Proposed Muhlenberg Board of Observers Questions & Answers
Q: Will Observers and Visiting Committees be empowered to make decisions about policies, staffing, or programs?
A: Members of the Board of Observers function in an advisory capacity only and Visiting Committee recommendations, while they will be seriously considered, are not binding on the department visited, on the President, or on the Board of Trustees.
Q: What sort of planning and assessment will Visiting Committees provide?
A: Visiting Committees will be comprised of interested and accomplished laypeople combined with carefully selected Outside Experts; they are responsible for reading carefully the briefing materials provided by the subject department, for asking questions about departmental programs, staff, operations, and plans when on campus, and for summarizing their observations and advice in a brief written report. The Visiting Committee does not conduct planning for a department (though it should review and comment on existing departmental plans) nor does it function as a professional audit of the sort conducted by specialized consultants.
Q: Who are the "Outside Experts" and how will they be chosen?
A: Outside Experts will be professionals with full-time employment and distinguished reputations in the field being reviewed. For example, the Outside Experts for a review of the Chemistry Department might be the chairs of Chemistry Departments at two colleges similar to Muhlenberg. The Outside Expert for a review of Development and Alumni Relations might be the Vice President for Development from a comparable institution. Outside Experts will be nominated by the Department Head in consultation with the appropriate Dean, Provost, or Vice President, will be approved by the President, and will be invited to serve by the Dean, Provost, or Vice President.
Q: What sort of briefing materials are departments expected to provide in advance of an Observers' Visit?
A: A typical briefing book would contain: a departmental mission statement, organizational chart or list of personnel, job descriptions and curriculum vitae of faculty or staff, quantifiable information on recent trends (e.g. enrollments and number of majors for academic departments, other quantifiable trend data as appropriate for administrative departments), copies of any recent departmental plans and self-assessments, and an overview of recent developments and future challenges prepared by the department head in consultation with colleagues in the department.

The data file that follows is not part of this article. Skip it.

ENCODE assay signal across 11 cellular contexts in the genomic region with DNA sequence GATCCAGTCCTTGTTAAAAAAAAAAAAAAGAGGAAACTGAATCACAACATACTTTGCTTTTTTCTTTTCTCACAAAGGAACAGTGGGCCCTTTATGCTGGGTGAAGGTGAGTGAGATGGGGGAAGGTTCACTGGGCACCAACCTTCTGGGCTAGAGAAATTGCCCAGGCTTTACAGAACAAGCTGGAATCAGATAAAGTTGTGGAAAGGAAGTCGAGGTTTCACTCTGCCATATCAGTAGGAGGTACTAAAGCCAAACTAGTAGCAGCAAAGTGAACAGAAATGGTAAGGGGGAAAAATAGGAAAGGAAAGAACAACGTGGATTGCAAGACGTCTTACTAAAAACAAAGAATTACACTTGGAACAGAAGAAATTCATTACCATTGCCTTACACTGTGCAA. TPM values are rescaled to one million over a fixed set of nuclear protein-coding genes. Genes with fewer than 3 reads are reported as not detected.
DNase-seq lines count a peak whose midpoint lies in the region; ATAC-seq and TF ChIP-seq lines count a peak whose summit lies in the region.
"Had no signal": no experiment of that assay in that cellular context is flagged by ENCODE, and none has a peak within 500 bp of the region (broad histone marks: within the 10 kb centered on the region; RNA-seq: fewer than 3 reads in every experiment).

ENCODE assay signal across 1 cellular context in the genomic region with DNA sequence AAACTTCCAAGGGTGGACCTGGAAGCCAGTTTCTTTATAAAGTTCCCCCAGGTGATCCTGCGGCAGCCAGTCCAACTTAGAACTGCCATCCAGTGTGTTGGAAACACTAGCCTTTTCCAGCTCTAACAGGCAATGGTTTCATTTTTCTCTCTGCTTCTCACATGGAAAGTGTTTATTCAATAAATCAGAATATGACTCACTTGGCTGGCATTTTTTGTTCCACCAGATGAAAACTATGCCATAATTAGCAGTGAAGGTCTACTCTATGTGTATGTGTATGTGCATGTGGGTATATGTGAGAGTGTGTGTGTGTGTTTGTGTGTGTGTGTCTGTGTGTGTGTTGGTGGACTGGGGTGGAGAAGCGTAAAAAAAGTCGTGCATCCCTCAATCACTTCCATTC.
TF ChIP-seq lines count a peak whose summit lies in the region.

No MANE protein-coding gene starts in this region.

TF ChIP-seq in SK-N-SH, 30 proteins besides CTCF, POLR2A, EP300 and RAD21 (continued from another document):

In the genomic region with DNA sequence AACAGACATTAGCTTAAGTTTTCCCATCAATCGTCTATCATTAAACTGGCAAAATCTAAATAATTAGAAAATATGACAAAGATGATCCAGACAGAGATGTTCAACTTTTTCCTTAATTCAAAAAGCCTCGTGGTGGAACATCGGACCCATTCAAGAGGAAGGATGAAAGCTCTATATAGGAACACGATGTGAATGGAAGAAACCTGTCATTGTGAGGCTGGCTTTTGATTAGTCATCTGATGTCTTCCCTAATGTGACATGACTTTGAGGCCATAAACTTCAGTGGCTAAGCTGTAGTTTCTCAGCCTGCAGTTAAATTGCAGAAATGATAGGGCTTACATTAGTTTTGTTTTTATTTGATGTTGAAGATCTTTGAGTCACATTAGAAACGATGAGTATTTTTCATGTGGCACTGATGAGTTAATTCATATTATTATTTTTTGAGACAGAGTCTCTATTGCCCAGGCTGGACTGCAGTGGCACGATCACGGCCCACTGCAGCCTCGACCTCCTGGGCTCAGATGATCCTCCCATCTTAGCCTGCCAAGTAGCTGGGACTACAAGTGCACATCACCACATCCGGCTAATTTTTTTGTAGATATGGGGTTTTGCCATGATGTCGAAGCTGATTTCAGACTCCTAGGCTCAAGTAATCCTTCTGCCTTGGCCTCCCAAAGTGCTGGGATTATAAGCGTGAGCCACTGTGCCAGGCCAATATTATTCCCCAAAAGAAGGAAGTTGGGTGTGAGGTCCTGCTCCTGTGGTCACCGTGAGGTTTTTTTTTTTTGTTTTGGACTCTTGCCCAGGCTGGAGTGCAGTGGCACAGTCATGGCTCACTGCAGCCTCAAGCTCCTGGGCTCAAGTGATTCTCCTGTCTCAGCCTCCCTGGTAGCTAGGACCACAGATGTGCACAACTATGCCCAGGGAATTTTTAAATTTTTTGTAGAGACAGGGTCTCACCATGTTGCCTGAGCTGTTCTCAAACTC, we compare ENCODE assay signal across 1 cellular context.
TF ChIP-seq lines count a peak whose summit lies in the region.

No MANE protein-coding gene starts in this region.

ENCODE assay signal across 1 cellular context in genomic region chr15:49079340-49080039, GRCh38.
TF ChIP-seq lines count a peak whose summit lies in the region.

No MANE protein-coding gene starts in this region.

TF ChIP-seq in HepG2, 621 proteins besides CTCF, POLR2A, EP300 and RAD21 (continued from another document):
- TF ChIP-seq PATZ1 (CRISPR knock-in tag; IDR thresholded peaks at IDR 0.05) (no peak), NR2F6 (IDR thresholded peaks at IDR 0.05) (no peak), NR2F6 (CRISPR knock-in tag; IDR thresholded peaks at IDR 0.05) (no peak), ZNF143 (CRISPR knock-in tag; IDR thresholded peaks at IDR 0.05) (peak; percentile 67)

A: Typically, a visit will begin with a working dinner with the President, Department Head, and appropriate Dean, Provost, or Vice President. The dinner will provide Visiting Committee members with an opportunity to ask general questions about the briefing book, and for the President, Department Head, and Dean/Provost/Vice President to raise particular issues that they would like the Visiting Committee to explore during their visit.
The following day's schedule will include private meetings with department members (individually or in small groups), with students involved in the program, with other academic or administrative departments that depend upon or interact with the program, and with other individuals or offices that members of the Visiting Committee think would be helpful to their work. The day will conclude with a working dinner at which the Visiting Committee will agree on major themes and a draft outline of their report.
The final day of the visit will provide time for Visiting Committee members to meet with any offices or individuals who could not be seen the previous day, and to begin a first draft of their report. The visit will end with a working lunch at which the Visiting Committee will privately debrief the department head on major observations and recommendations that are likely to be included in their report. This will provide an opportunity for the department head to clear up any misunderstandings, and provide any last minute insights that might be helpful to the Committee's work.
Q: Will the Board of Observers dilute the authority of the Board of Trustees, or create a buffer between the Administration and the Board?
A: No. Because the Board of Observers has a purely advisory function it does not affect in any way the powers, prerogatives, and duties of the Board of Trustees to set policy for the College and to monitor the performance of the administration. Because Visiting Committee reports are presented to the appropriate Trustee Committees as well as to the President, the Visiting Committees do not function as an intermediary between administration and Board of Trustees. However, it is important to note that the recommendations of Visiting Committees may often involve matters that are appropriately the responsibility of the administration or faculty to determine. In such cases, it will be important for Trustees to consider such reports and recommendations as informational, rather than as invitations to intervene directly in the administration of the College.
Q: Why can't the Trustees themselves fill this function?
A. There are several reasons why it is not appropriate to ask Trustees to fill this function. First, the current responsibilities of Trustees are already considerable and represent a significant demand on their time. The addition of Visiting Committee responsibilities would be onerous. Second, the College is best served by Trustees who take a broad view of the institution and the complex relationships among its various components, rather than becoming specialists in or partisans for particular departments and programs. Finally, it would be difficult for Trustees, who represent the ultimate authority in the College's governance structure, to function simply as Observers and advisers. Inevitably, the programs and departments being visited would feel that a visiting Trustee's "advice" was more along the lines of a directive or management decision.